There’s always been something about Black people wrapped in the American flag that has made me uneasy. For me, it’s a symbolism indicative of the intimate bonds we have with our oppressor, and the way it results in a longing to be accepted by those whose survival is predicated on our destruction. So, when I heard of the 1619 Project, I had immediate reservations. I’m well aware that 1619 was the year that the first recorded enslaved Africans came to the shores of the British colony, which would later become the state of Virginia. I support the need for African descendants in the United States to embrace the difficult challenge of learning about the true history of our constant resistance to and survival of chattel slavery. I believe that this history can unlock keys that will allow us to address our communities’ most important struggles. Before reading the initial collection of essays, I thought the project would contribute to that work; draw connections from those first enslaved Africans to their present-day descendants, still living as captives here in the United States.
I found the opposite to be true.
The 1619 Project contained essays that read to me like pleas of neglected, abandoned, and abused children longing for the affection of their abusive founding fathers while completely ignoring that he ripped them from the care of their Mother; Africa. These essays had the tone of bastard children who refused to believe that their father didn’t love them, and as a result, set out to show him how much of his children they were. So while each essay contained a clear indictment of the horrors that Africans and their descendants suffered in the name of the nation that would become the United States and its settler colonial project, those indictments were forgiven and the atrocities presented as necessary for the beautiful contributions we have made; and insistence that our struggle for survival under this oppression qualified us fit to be truly American.
As someone who identifies herself as a descendent of African captives, living behind enemy lines in the United States of America, I was disgusted that Black patriotism to the United States was being used as currency to buy inclusion as Americans; not freedom from oppression, but inclusion as equal to whites. Though I am disgusted, I understand why some Black people seek the acceptance of whites. They want to enjoy the benefits of being part of the dominant group; the power to subjugate others combined with the freedom from accountability. What they seem to overlook is that white domination needs Black inferiority to survive, and the system will crumble if we ever have equality. Many who identify as Black Americans read the 1619 Project essays and swelled with pride, affirming the Project’s aim of highlighting contributions of Black Americans to the United States as evidence that they should be regarded as model citizens, to be respected and celebrated as architects of this country. White Americans however, vehemently rejected the idea that Black people were as American as them.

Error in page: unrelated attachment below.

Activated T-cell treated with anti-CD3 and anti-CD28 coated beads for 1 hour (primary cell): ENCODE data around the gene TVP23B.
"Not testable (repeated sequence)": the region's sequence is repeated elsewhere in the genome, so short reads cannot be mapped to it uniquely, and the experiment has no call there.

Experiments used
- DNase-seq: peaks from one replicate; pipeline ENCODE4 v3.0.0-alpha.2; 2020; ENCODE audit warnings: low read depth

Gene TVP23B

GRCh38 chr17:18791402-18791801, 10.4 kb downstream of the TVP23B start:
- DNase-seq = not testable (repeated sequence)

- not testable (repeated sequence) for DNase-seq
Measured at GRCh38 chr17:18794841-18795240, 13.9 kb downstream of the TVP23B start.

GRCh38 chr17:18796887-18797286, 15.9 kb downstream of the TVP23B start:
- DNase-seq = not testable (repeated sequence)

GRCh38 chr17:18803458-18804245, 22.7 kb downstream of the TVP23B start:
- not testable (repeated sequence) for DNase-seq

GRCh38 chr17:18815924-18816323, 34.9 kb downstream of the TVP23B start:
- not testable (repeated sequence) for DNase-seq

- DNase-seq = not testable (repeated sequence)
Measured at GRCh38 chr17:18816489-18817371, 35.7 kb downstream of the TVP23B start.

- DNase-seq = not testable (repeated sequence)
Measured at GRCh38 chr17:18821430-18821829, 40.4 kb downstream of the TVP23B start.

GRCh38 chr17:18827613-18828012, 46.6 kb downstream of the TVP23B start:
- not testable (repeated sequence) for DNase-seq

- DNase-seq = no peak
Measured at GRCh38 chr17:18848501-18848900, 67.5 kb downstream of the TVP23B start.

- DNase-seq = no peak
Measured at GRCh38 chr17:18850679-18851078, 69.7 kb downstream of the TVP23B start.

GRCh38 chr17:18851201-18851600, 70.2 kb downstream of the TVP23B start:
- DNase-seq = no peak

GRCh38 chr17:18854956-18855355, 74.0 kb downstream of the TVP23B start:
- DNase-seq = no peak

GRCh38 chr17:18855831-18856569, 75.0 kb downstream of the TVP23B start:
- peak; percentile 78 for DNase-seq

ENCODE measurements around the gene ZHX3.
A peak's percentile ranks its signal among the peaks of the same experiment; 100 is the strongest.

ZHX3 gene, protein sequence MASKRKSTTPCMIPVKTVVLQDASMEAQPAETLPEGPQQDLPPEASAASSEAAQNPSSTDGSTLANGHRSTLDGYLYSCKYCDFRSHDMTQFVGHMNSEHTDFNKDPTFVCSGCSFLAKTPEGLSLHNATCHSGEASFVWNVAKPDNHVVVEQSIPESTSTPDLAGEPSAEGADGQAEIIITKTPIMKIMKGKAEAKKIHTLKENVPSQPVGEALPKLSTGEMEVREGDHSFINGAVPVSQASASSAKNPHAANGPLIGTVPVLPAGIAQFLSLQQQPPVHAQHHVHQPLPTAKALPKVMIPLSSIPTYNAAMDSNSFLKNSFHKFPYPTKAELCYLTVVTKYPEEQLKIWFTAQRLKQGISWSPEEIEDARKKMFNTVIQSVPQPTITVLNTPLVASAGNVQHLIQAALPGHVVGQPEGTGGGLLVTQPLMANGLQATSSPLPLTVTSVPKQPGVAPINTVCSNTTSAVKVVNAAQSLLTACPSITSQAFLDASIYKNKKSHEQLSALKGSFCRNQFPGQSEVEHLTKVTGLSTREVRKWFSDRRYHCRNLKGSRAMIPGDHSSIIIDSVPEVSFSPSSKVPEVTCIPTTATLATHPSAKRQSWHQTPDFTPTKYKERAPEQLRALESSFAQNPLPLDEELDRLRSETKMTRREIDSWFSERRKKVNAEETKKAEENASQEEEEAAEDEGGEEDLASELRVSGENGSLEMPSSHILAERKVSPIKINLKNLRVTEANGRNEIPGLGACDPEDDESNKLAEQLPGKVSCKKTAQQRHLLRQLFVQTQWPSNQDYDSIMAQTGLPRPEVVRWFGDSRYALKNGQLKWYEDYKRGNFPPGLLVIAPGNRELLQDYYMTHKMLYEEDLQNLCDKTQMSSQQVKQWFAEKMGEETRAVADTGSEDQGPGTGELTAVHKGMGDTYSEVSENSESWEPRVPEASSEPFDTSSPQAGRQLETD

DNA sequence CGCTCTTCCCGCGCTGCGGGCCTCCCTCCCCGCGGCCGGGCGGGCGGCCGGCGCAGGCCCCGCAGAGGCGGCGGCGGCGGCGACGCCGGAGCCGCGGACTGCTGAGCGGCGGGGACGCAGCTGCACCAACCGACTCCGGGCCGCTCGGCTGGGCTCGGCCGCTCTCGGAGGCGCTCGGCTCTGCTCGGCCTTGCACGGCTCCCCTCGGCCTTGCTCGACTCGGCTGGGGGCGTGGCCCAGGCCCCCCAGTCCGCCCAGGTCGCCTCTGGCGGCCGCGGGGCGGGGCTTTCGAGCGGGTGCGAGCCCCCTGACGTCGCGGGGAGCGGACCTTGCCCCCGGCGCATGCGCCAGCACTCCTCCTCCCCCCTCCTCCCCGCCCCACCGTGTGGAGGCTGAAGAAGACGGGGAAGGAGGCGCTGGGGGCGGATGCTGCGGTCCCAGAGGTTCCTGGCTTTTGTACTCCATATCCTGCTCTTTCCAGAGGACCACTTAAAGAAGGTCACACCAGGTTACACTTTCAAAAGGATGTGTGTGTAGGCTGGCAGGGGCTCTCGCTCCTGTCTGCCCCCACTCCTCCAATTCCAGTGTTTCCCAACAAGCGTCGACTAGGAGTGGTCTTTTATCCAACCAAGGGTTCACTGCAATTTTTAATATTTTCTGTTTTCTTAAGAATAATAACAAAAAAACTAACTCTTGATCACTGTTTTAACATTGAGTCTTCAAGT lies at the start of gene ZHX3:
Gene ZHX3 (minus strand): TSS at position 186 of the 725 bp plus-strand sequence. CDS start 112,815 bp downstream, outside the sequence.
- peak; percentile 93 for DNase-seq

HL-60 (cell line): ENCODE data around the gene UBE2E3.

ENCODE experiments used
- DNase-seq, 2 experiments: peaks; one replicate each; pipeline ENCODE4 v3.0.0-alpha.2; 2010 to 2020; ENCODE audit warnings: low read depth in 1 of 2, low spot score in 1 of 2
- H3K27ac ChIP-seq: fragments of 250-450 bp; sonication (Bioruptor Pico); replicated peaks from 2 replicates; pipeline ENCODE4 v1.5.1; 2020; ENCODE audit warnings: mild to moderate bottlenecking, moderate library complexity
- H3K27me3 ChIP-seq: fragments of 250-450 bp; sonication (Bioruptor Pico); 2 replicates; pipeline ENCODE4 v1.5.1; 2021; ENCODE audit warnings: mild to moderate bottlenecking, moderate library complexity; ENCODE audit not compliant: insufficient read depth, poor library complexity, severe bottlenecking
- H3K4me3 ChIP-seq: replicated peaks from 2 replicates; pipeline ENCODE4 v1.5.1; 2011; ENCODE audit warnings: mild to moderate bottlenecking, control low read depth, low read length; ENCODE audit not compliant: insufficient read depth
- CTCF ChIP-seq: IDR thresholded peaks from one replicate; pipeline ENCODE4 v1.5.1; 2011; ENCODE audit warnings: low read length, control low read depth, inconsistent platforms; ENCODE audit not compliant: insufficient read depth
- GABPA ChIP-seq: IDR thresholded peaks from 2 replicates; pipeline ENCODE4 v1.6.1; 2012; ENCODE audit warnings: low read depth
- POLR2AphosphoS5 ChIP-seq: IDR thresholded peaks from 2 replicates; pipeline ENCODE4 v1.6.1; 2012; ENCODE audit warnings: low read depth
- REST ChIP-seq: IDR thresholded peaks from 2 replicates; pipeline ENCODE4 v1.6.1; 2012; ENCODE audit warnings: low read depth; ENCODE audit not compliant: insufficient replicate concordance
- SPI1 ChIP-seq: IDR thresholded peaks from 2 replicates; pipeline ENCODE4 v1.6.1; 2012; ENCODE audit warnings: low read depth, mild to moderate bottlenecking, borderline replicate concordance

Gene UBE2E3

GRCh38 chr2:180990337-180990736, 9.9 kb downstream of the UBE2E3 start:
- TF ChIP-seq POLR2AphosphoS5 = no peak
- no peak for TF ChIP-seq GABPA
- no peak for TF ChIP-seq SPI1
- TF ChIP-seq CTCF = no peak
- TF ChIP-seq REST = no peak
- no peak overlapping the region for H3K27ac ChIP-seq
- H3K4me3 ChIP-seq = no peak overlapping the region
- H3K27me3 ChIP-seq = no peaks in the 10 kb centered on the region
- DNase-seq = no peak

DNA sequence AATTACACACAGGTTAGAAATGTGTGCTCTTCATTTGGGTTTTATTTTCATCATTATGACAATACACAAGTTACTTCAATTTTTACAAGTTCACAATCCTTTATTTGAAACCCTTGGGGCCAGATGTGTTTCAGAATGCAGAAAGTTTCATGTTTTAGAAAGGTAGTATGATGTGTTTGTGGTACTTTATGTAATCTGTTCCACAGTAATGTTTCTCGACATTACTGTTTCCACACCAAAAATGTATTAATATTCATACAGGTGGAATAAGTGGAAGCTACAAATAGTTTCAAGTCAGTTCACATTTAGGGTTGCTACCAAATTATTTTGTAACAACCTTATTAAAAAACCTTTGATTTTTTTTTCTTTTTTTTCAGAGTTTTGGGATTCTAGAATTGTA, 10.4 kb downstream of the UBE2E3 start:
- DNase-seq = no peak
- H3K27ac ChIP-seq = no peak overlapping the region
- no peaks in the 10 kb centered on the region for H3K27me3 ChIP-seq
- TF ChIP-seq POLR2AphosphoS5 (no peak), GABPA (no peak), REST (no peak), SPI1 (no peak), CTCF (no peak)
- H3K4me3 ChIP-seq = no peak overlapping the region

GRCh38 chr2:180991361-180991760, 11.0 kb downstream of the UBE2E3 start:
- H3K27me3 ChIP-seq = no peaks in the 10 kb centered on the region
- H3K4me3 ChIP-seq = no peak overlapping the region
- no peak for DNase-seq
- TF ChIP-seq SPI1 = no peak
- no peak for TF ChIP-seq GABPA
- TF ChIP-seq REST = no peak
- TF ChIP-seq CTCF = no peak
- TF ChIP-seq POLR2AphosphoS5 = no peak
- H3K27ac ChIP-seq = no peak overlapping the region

While I think it is important for us to recognize how deeply imprinted our influence is on everything “American”, I reject the idea that we should credit the United States for our contributions; this type of patriotism jeopardizes our own survival by insisting we fight for white acceptance instead of Black liberation. What saddens me most is the willingness to detach ourselves from our African roots if it means becoming truly American.
Since the initial collection of essays was produced, the 1619 Project has become a Brand, with the most recent release being a 4-episode docuseries streaming through HULU.
Set against a Post COVID-19 backdrop where both intracommunal and police violence are still public health crises for Black communities, gentrification is destroying historic Black neighborhoods in every region of the country, the educational systems are miseducating our children at best and preparing them for prison and military industrial complexes at worst, and despite social media’s focus on Black entrepreneurship, the racial wealth gap is widening exponentially. Disregarding that the majority of “wealth” in the United States is debt-based, Black people have recently embraced the notion that wealth equals freedom, and have revitalized the conversations about reparations from the United States government for the atrocities committed against us during our enslavement as a way to address these disparities.
Reparations advocacy groups like ADOS (American Descendants of Slavery) and FBA (Foundational Black Americans) are attempting to validate reparations claims by identifying as Black Americans using the reparations model based on tribes indigenous to this country, who are identified as Native Americans. Enter the 1619 Project, a visually beautiful piece of propaganda providing evidence for Black Americans to be viewed as a distinct and important racial group. ADOS makes fundamental distinctions among those who would qualify for reparations that exclude those with Caribbean and continental African ancestry who reside in the United States, and FBA attempts to erase Diaspora influences of what we consider Black American culture. Within the context of attempts to receive reparations, I understand the strategy behind the Terminology, but I believe it is divisive and destructive to try to make distinctions between African descendants, whose ancestors were captives in the United States from those whose ancestors were captives, and other places in the New World. Especially in an attempt to secure financial compensation from a nation whose biggest export is Black culture, because there is no “Black American” culture without the diaspora and the continent.
Black American culture is African culture that has been adapted to ensure our survival in the United States.
You can’t have the Negro spirituals without African spirituality, African rhythms, and melodies.